A boolean-valued monotonic function is defined in the set of positive integers, $\mathcal Z$.

$$f(n) = \begin{cases} 0, &n_{min}\le n < n\ast\\1, &n\ast\le n\le n_{max} \end{cases} ; n \in \mathcal Z $$

The goal is to search for $n\ast$. The bounds $n_{min}$ and $n_{max}$ are known apriori.

A salient property of $n\ast$ is that it has a higher probability of lying in a region around $\hat{n}$ (known apriori). The exact probability distribution, although unknown, (probably doesn't matter) can be considered as continuous CDF having a higher weighting factor around $\hat{n}$

I have already implemented a simple binary search, but I am looking for more efficient solutions that somehow account for the given probability information (i.e. $n\ast$ is concentrated around $\hat{n}$), I am looking for an efficient algorithm to find $n\ast$. without losing accuracy.

I know that Binary search is worst-case $\mathcal{O}(log\ n)$, but $f(n)$ is so computationally expensive that I can't afford even this.

  • $\begingroup$ I'm not sure you can do anything substantive without further assumptions. $\endgroup$ – Yuval Filmus May 22 '17 at 20:27

If you knew the distribution of $n^*$, you could find an optimal binary decision tree (there are several $O(n\log n)$ algorithms) in terms of expected number of queries (you can't beat binary search if you care about worst case). There are also two simple algorithms which are nearly optimal. I will describe them as algorithms for locating $n^*$ given queries of the form "$n^* \leq x$", which you can easily implement by checking $f(x)$. We assume that the probability that $n^* = i$ is $p_i$.

Gilbert–Moore algorithm: Partition the unit interval $[0,1]$ into intervals of length $p_i$, and let $x_i$ be the midpoint of the $i$th interval. We locate $n^*$ by doing binary search on $[0,1]$. For an interval $I \subseteq [0,1]$, denote by $X(I)$ the midpoints $x_i$ which are found in $I$. We first ask whether $n^* \in X([0,1/2])$. Depending on the answer, we ask whether $n^* \in X([0,1/4])$ or whether $n^* \in X([1/2,3/4])$; and so on. Eventually we reach an interval $I$ such that $X(I)$ is a singleton, and we have found $n^*$.

Horibe's algorithm: Find $x$ that minimizes $|\Pr[n^* \leq x] - 1/2|$, and ask whether $n^* \leq x$. Denote by $I$ the values of $n^*$ conforming to the answer. Find $x$ that minimizes $|\Pr[n^* \leq x \mid n^* \in I] - 1/2|$, and ask whether $n^* \leq x$. Update $I$, and repeat until $I$ becomes a singleton.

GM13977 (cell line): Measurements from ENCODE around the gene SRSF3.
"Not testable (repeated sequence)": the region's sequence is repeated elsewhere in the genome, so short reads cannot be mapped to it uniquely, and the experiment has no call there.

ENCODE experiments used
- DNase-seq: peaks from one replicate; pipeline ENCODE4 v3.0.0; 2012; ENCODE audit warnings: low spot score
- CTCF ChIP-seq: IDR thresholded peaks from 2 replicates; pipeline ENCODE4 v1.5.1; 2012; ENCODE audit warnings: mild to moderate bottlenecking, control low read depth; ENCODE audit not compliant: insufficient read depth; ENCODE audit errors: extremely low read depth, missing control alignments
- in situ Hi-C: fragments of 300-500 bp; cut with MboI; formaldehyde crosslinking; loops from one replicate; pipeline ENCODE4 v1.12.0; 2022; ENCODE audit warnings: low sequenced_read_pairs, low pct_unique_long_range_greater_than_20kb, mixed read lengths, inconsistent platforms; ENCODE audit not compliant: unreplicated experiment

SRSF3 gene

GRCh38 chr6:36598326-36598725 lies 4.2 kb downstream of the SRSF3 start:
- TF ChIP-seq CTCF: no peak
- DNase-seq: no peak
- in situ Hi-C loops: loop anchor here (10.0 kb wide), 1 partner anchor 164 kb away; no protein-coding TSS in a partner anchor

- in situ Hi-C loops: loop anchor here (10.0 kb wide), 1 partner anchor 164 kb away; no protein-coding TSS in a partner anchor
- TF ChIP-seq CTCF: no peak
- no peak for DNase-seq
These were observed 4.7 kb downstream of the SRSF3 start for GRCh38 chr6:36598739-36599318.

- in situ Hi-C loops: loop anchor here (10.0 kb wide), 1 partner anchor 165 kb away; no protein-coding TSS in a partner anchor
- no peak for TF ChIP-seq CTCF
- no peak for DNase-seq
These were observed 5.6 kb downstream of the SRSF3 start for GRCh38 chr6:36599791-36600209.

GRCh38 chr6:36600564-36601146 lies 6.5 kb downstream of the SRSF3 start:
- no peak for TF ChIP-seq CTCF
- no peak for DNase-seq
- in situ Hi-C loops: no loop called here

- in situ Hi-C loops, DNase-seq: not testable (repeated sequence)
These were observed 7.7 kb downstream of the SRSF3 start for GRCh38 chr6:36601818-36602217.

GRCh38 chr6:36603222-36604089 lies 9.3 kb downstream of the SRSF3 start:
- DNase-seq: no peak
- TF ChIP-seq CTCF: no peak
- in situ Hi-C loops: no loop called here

Both algorithms find $n^*$ using at most $H(n^*)+2$ queries on average (where $H(n^*)$ is the entropy of $n^*$), compared to the trivial lower bound $H(n^*)$, so they're pretty good.

In your case, you don't know the distribution of $n^*$, but you can make a guess, use one of these algorithms, and hope for the best. If you have several distributions in mind, you can choose one of them to construct an algorithm, and then check their performance on the other distributions, comparing the expected number of queries to the trivial lower bound.

You could also want to optimize some other quantity – for example, the 99th percentile of the number of queries. In that case the algorithms described above will probably still be pretty reasonable.

| cite | improve this answer | |
  • $\begingroup$ much appreciate your answer. I am not a CS person, so it will take me a few minutes to understand the algorithm. If I don't have an "exact" probability distribution, can I still use the algorithms you mentioned? i.e. if I just knew that the optimal value is most likely to occur within +/-25 around 72 ($\hat{n}$), is it still feasible to apply these algorithms? i.e. are the algorithms robust enough to tolerate if the assumed cumulative density function turns out to be only qualitatively correct, but inexact $\endgroup$ – Dr Krishnakumar Gopalakrishnan May 22 '17 at 20:51
  • $\begingroup$ The input to the algorithms is a distribution. You can empirically test their robustness by "training" them on one distribution and "testing" on another. $\endgroup$ – Yuval Filmus May 22 '17 at 21:44

Your Answer

By clicking “Post Your Answer”, you agree to our terms of service, privacy policy and cookie policy

Not the answer you're looking for? Browse other questions tagged or ask your own question.